The World’s Largest Shark is also the World’s Largest Giant Shark

What did the whale sharks doTypus rhinoceros) say to their waiter in the restaurant? “Can I have a side of salad with that please?”

It’s true! Kodiak bears have been destroyed by the whale shark (Ursus arctos middendorffi) now claim the title as ‘the largest omnivorous animal’. A slow-moving, filter-feeding animal found in tropical oceans around the world, whale sharks are famous for showing up at Ningaloo Reef in Western Australia every year to take advantage of the great abundance of food ecosystems thanks to annual coral spawning and nutrient upwelling. -rich waters. Specifically, they feed on plankton and krill, tiny oceanic crustaceans that are highly nutritious.

The Ningaloo Reef is on the edge of the UNESCO World Heritage list and is one of the largest aggregation spots of whale sharks in the world, making it an ideal place for scientists studying these animals to easily find them (well, easier). Scientists from the Australian Institute of Marine Science (AIMS), CSIRO and the University of Tasmania, recently analyzed biopsy samples from these star-clad visitors and found that they eat a lot – not just plankton and krill, but matter plants too! “This forces us to rethink everything we thought we knew about what whale sharks eat,” Australian Institute of Marine Science fish biologist Dr Mark Meekan said in a press release. “And, really, what are they doing out in the open ocean.”

This is not the first time that a shark has been observed to be omnivorous, with bonnethead sharks (Sphyrna tiburo) kind of broke the internet when they were found to be eating and digesting sea grass. In fact, this isn’t the first time whale sharks have been found to be omnivorous, either! Previous research in Japan showed that whale sharks had blood and tissue chemistry that indicated that about half of their diet came from plant materials, such as algae or sea grass.

But this whale shark tissue from Ningaloo was different. Not only were they found to be eating sargassum, a type of floating brown algae, but these plants were increasing their energy and growth. Whale shark tissue was analyzed by Dr Andy Revill, CSIRO Oceans and Atmosphere organic biogeochemist, who used specific stable isotope analysis to study what the animals were using for energy and growth, not just how much they were eating it. Revill said that while the whale shark was swimming with its mouth open and ingesting many things, it was interesting to see what specifically the animal was using and what was just going through the animal’s body: “Because of [stable isotopes are] actually incorporated into the body, [they] they are a much better representation of what the animals are using to grow.”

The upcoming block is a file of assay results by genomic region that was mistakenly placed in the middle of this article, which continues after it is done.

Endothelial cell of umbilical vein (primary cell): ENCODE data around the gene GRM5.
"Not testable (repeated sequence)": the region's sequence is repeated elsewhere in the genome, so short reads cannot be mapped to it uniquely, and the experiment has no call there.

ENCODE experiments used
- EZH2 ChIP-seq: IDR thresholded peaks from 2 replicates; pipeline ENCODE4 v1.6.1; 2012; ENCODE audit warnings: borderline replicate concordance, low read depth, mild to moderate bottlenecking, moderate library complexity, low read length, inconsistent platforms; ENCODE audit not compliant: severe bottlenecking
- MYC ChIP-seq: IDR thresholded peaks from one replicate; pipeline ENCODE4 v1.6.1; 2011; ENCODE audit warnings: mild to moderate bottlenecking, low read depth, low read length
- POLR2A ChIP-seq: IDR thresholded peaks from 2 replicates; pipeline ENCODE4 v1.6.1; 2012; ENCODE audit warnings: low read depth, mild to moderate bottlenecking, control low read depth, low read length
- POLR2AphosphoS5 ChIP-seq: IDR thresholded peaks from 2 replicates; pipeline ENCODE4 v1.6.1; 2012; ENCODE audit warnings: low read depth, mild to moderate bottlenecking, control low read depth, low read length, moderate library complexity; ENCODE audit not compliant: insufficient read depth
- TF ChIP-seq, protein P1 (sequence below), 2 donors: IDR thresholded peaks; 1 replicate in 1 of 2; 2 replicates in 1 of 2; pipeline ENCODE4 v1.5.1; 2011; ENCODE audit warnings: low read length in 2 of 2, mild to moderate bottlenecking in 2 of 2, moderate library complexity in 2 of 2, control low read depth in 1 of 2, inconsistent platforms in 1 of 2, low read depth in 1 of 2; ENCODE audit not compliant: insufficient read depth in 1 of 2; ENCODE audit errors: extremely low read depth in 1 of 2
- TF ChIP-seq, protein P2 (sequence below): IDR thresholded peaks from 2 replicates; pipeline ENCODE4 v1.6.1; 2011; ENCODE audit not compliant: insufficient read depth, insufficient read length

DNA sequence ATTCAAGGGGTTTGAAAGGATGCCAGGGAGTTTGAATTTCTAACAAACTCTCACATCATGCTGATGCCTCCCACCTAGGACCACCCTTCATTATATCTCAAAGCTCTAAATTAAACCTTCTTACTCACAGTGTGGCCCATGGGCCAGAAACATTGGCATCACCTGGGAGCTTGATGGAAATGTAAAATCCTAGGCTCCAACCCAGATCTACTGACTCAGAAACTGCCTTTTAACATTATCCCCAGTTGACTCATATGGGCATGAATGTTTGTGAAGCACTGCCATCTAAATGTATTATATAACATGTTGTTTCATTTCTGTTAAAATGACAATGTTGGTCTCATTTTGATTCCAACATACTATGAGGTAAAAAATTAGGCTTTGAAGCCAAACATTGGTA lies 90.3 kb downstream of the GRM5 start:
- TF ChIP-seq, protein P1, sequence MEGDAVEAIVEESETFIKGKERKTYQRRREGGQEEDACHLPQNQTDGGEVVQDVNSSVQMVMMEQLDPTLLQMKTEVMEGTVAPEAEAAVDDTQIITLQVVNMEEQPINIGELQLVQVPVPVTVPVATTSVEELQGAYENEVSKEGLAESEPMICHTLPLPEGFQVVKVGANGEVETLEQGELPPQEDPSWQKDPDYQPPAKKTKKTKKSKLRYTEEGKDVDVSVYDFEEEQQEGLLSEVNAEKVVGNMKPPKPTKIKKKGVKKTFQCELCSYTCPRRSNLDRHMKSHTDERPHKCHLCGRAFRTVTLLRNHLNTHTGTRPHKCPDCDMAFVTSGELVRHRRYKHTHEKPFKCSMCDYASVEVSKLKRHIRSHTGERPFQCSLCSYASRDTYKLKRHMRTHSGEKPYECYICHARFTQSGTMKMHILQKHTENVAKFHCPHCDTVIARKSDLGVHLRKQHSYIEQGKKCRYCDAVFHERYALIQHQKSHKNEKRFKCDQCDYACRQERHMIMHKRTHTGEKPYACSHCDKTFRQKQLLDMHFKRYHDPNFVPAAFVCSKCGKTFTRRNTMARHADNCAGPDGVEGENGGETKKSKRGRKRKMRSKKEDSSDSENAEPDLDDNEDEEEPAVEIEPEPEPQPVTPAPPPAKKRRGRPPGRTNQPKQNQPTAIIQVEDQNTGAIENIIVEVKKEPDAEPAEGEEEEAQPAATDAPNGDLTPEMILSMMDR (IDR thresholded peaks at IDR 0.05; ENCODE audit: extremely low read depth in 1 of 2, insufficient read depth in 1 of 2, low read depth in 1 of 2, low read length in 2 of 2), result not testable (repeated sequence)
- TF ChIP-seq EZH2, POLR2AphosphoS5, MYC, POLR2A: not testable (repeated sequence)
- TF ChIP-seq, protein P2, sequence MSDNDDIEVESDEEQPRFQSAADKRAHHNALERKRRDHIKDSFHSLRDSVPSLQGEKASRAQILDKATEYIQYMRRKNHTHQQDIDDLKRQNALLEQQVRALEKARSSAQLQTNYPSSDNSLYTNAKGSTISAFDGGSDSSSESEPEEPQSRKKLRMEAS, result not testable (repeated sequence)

Biological oceanographer Dr Patti Virtue, from the University of Tasmania’s Institute of Marine and Antarctic Studies, said she was surprised by the whale shark’s biochemical signature. “It’s very strange, because an animal that eats krill does not have a fatty acid or stable isotope signature in their tissues,” she said in the press release. However, the researchers also captured and analyzed whale shark poo, showing that they were eating krill but not metabolizing much of it.

“We think that over evolutionary time, whale sharks have evolved the ability to digest some of this Sargassum that’s going into their minds,” Meekan said. “So our vision of whale sharks coming to Ningaloo just to feast on these tiny krill is only half the story. They’re out there eating a lot of algae too.” And it makes Meekan wonder about the story of evolution and the difference between it and the difference between two different ecosystems: “On land, the biggest animals have always been herbivores. In the sea we always thought that the animals that got really big, like whales and whale sharks, were feeding one step up the food chain on animals like shrimps and small fish. It seems that the evolutionary system on land and in water may not be so different after all.”

The academic paper, available here, is also inspiring to other whale shark scientists around the world: “What I love most about whale sharks is that they challenge everything we think we know about sharks,” Alistair Dove, marine biologist and vice president of science and education for the Atlanta-based Georgia Aquarium, told Mashable. How this will shake things up in the world of whale shark conservation remains to be seen but it comes at an interesting time for these struggling gentle giants.

The biggest danger they face? Us While unsustainable fishing pressure – from bycatch or targeted efforts – is known to be a threat to these animals, so are the ships themselves. As whale sharks spend a lot of time at the surface of the ocean eating plankton and other tasty seafood, they are easily hit by commercial fishing vessels. If it’s a fatal blow, their bodies simply sink to the bottom of the ocean – never seen or counted against the dwindling population. In fact, Dove believes that commercial shipping can be a silent killer. And maybe there’s another killer to add to that list too!

Considered an ‘Endangered’ shark by the International Union for the Conservation of Nature (IUCN), this shark is a little scary because of its size. However, that knowledge was challenged when recent footage of orcas teaming up to take down a young whale shark. Maybe someone should consider adding orcas salad to their menu instead of munching on whale sharks – that’s not counting your vegetables for the day!

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